That is who guided me, all day. At 77 years, he is still skiing 100 or more days a season. His tenacity and firm hand shake were evidence of a person in excellent shape. Thank goodness for me, we stopped ocasionally to let the kids catch up.

So, here we were, at a private ski resort, the Yellowstone Club, 2 feet of fresh powder, the slopes nearly to ourselves and being hosted by Warren Miller, a man whose philosophies and lifestyle have inspired me since I first met him in 1988.

Ron and I had gone to Snow Mass/Aspen to compete in a speed skiing event at the last minute; the event organizers were told by the insurance company that the whole event would be cancelled if "the blind guy goes out of the starting gate." After preparing for the event and coming to Colorado to
ski with the likes of Franz Weber and Steve McKinney, we were devastated to have to pull out of the event. I have spent my life finding ways to do things people told me I couldn't do and I hate a situation where I am thwarted.

Up skis Warren Miller who says, "okay, don't go out of the starting gate. Start to the side or right below it." Now, why didn't I think of that? Just when I thought all options for speed skiing in the event had been exhausted, the master of finagling and ingenuity came up with a solution. The rest
is history as recorded by Warren Miller's film crew for the 1987 feature film, Beyond the Edge, Mike and Ron speeding down the racecourse at Snow Mass,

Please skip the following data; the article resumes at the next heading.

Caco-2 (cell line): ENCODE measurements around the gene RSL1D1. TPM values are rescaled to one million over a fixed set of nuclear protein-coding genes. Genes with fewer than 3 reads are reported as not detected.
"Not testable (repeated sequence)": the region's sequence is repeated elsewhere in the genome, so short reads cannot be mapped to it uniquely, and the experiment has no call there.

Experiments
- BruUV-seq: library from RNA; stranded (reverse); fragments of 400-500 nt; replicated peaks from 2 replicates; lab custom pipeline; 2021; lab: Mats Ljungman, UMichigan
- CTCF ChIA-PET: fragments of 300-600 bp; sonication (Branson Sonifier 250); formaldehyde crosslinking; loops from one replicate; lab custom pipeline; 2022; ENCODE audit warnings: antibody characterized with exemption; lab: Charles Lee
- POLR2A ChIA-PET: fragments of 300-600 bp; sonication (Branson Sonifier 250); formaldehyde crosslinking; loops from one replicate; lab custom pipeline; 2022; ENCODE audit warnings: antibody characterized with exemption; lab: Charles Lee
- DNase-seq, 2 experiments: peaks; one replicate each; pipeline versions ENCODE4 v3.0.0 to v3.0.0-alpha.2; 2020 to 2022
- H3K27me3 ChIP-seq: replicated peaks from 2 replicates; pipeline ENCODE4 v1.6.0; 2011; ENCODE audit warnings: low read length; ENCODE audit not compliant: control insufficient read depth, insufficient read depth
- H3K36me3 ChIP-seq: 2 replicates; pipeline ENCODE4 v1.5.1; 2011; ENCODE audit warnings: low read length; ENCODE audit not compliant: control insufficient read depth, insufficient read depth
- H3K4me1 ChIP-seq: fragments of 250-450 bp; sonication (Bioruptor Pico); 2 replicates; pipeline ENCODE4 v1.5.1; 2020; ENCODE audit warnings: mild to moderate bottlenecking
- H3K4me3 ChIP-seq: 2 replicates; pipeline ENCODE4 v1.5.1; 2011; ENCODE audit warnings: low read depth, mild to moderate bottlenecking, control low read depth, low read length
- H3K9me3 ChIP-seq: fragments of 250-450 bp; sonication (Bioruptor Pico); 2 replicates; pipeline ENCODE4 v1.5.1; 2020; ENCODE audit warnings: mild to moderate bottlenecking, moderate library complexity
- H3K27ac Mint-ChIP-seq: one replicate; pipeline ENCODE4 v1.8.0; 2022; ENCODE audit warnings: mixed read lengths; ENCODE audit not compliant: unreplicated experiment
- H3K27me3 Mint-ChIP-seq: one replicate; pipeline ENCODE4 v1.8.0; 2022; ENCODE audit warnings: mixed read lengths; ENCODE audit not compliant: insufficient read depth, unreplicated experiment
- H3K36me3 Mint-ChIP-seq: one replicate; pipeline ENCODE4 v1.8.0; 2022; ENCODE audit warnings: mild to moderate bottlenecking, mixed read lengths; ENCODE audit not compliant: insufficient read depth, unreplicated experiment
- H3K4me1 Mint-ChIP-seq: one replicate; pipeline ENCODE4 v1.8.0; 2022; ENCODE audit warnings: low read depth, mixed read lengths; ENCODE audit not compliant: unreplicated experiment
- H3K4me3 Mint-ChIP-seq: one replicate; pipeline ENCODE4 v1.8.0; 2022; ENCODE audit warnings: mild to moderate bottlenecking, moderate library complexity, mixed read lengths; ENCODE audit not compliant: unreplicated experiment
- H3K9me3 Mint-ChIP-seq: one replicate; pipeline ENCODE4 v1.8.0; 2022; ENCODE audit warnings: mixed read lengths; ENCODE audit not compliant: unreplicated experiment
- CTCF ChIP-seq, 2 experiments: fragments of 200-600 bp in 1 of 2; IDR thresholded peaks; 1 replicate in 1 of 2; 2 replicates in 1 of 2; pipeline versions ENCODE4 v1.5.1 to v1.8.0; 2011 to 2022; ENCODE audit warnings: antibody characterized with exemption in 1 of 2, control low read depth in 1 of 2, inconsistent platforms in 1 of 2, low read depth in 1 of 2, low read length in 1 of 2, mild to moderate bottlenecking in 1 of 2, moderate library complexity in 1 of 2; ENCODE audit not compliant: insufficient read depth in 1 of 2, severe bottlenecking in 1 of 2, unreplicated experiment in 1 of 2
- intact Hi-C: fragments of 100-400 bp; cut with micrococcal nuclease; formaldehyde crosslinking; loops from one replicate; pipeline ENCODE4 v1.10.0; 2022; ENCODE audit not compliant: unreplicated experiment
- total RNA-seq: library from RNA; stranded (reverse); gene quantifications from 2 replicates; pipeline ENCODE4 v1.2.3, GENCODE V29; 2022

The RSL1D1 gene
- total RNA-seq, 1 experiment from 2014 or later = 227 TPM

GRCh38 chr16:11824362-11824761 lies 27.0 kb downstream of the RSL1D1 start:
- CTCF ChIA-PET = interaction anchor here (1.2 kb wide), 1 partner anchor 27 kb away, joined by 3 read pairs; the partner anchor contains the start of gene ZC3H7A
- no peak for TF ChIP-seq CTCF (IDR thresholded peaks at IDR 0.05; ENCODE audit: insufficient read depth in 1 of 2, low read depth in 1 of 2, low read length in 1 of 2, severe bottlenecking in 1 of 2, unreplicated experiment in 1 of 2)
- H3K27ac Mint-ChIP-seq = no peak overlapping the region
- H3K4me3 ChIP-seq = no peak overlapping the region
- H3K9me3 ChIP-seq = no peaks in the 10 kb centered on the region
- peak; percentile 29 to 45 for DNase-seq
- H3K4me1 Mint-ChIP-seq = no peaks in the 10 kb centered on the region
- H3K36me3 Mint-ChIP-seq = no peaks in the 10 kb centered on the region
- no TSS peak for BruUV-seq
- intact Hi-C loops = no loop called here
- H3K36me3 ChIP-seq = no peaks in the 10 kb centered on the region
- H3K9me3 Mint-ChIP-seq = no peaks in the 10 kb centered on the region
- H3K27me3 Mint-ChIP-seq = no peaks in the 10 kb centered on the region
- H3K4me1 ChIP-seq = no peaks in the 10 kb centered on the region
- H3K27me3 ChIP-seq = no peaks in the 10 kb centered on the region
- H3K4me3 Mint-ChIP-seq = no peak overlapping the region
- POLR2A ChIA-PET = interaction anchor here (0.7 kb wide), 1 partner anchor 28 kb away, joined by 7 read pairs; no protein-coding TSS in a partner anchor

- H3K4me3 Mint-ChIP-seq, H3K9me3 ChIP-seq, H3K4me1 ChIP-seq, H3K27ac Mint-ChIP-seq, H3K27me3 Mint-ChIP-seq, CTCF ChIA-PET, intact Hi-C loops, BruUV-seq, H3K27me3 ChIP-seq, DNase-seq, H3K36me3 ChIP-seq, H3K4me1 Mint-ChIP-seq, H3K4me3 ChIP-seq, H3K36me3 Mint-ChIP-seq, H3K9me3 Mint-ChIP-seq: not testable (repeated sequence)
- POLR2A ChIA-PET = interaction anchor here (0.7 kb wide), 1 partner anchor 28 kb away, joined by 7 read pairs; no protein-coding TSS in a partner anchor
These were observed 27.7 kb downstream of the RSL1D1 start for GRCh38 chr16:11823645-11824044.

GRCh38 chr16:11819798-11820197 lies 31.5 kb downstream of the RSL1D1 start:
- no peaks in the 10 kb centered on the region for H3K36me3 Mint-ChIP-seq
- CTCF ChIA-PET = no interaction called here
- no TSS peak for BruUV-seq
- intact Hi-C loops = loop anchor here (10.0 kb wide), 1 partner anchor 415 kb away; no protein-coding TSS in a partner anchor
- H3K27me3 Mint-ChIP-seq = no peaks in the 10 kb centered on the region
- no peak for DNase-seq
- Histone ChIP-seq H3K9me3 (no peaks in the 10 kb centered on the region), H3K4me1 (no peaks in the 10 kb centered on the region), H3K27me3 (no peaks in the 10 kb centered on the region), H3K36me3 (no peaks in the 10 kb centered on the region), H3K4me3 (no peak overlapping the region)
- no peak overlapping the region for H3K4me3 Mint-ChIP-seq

Colorado.

Little did I know in 1988 that 15 years later, my family and I would share an incredible day at the Yellowstone Club in Big Sky Montana with Warren
Miller. Heck, I wasn't even married when I was speed skiing. One just never knows where speeding paths will take us. Only one thing for sure, if you don't get on the speeding path, you'll stay put. The good thing about a mountain, snow and skis, it's easier to go somewhere than it is to stay put.
Just think, the speed skiing led me to Warren Miller. Warren Miller led me down the beautiful slopes of the Yellow Stone Club. Now, where will that lead me next?

The boys seemed to think having our own place in a skier's paradise like this would be okay with them. In my dreams? Why not? Stranger things have come
true. Like, for example, speed skiing with the world's fastest skiers, being in a Warren Miller movie, being able to ski together with my wife and boys, on fresh powder with Warren Miller and 17 other people, actually using vision to see where I was skiing after 43 years of not seeing. In my
dreams, in my reality.